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    Bottom Feeder

    Posted in Disc Reviews by Archive Authors on April 12th, 2007

    After watching a bloated Tom Sizemore run around tunnels being chased by a man in a rubber suit while making bad jokes, it’s hard to believe that he used to be in good movies like Heat, Saving Private Ryan, and Black Hawk Down. And that’s probably the biggest impression I got from Bottom Feeder, just another example of the latest “anyone can make a direct-to-video horror movie” trend. My, how far Sizemore has fallen.

    The plot is minimal, which is par for the course in most horror films…
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    Dead Mary

    Posted in Disc Reviews by David Annandale on February 13th, 2007

    A group of former college friends (now apparently weathered by life, though they look as if they are CURRENT college friends) gather at beach cottage for a reunion. Stresses and resentments within the various marriages and couplings quickly put a damper on the weekend, and a desultory evening’s conversation leads to a few members of the group playing the party game that consists in reciting “Dead Mary” in front of a mirror. Inevitably, the evil spirit is summoned, and people start being killed off.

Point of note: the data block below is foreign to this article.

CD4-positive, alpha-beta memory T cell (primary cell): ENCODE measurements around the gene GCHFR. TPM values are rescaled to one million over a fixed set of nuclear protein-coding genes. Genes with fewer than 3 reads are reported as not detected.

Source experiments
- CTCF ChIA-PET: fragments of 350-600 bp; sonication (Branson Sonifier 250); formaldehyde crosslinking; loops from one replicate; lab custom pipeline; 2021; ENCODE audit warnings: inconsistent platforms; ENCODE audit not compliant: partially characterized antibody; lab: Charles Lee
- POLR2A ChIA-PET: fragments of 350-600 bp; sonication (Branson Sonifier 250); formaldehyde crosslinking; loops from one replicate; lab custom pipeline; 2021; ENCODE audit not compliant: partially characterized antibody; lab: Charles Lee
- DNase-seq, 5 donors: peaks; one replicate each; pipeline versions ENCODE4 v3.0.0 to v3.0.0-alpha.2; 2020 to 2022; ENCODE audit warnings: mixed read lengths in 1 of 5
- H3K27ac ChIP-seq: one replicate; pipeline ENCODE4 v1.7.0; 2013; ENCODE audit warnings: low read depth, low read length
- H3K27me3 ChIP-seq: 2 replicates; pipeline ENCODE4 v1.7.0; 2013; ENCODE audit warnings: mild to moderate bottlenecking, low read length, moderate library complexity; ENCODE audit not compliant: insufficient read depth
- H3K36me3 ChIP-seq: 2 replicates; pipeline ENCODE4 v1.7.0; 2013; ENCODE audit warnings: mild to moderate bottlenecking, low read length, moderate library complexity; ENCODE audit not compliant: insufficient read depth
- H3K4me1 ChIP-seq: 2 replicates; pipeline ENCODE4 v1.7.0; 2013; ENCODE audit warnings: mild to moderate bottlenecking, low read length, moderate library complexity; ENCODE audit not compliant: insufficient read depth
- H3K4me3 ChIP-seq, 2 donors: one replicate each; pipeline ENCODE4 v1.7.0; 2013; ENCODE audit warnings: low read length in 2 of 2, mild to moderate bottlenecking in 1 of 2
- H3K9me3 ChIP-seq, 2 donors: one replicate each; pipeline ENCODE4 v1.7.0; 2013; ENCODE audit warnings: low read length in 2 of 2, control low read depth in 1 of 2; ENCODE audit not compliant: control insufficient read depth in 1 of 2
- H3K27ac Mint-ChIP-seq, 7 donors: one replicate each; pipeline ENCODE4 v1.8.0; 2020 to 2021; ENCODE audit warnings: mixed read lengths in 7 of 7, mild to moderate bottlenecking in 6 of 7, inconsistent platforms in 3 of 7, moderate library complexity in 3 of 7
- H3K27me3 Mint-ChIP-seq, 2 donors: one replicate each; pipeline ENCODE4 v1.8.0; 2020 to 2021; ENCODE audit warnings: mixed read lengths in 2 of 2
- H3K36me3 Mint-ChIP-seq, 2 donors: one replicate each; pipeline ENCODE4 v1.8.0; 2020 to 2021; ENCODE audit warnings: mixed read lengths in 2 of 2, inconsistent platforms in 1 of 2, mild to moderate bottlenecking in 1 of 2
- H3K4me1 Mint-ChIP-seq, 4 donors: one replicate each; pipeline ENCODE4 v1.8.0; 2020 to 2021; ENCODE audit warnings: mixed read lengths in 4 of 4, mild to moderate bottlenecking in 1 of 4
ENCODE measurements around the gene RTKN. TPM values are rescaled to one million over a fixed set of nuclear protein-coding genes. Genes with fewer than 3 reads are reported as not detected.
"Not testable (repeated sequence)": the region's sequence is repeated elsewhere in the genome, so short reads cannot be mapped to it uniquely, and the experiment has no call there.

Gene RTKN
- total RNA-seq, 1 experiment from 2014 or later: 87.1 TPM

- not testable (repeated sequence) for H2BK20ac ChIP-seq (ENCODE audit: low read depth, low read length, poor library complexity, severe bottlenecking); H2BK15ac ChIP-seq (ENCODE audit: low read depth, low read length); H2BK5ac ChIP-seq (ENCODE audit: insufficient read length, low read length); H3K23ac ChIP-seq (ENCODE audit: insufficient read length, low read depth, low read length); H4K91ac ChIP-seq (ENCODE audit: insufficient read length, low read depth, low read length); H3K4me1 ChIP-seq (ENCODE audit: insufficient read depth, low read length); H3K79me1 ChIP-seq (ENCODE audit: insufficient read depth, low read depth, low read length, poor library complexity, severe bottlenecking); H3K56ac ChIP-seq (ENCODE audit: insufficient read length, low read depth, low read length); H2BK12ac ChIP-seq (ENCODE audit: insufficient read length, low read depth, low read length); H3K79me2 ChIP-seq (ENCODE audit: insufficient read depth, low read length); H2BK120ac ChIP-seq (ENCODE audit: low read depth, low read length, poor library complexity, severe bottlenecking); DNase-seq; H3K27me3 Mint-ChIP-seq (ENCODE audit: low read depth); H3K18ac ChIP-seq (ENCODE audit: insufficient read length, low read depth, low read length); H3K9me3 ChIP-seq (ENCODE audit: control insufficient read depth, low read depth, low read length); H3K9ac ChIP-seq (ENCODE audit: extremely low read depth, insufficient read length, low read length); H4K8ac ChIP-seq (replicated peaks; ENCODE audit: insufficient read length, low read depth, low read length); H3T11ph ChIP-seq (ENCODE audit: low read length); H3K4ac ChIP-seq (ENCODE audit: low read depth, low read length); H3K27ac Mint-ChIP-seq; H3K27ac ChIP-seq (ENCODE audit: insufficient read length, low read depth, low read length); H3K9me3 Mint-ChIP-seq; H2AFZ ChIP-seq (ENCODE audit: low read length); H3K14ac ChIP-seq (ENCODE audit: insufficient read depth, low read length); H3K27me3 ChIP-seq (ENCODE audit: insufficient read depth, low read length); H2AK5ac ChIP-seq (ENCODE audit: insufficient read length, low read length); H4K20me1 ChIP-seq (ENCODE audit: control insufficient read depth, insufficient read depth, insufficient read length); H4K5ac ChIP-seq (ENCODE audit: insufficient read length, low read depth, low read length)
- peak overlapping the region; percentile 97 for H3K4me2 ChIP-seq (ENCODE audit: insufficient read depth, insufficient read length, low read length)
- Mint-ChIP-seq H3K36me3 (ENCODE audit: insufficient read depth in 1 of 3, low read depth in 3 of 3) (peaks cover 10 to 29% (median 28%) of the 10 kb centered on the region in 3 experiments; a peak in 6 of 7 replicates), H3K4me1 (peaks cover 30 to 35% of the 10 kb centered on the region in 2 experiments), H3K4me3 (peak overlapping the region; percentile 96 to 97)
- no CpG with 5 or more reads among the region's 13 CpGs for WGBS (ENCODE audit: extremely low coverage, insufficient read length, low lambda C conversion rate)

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    Living Death

    Posted in Disc Reviews by David Annandale on January 9th, 2007

    Victor (Greg Bryk) is one piece of work: a millionaire playboy with a taste for torture and absolutely no regard for anyone but himself. Who wouldn’t want this guy dead? His wife Elizabeth (Kristy Swanson, emerging from the where-are-they-now file) and his lawyer Roman (Josh Peace) are having an affair and plan to knock him off. They poison him, but it turns out the drug only creates a death-like stasis. He is still fully conscious, even as he’s about to be dissected. Understandably, when he regains mobility, his disposition has in no way been improved.


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    UKM: The Ultimate Killing Machine

    Posted in Disc Reviews by David Annandale on December 7th, 2006

    A secret military research base (consisting of boring green-lit corridors and boasting a total staff and solider complement of about eight plus Michael Madsen) is working on a serum that boosts aggression and creates super-soldiers. Used on war heroes, it turns them into raging psychotics, so the decision is made to test it on losers, with the idea that they won’t be boosted quite as much. (Don’t look at me like that. I didn’t write the script.) A group of misfits is hauled in, but they don’t like what they’re being subjected to, and are soon running around corridors, looking for a way out.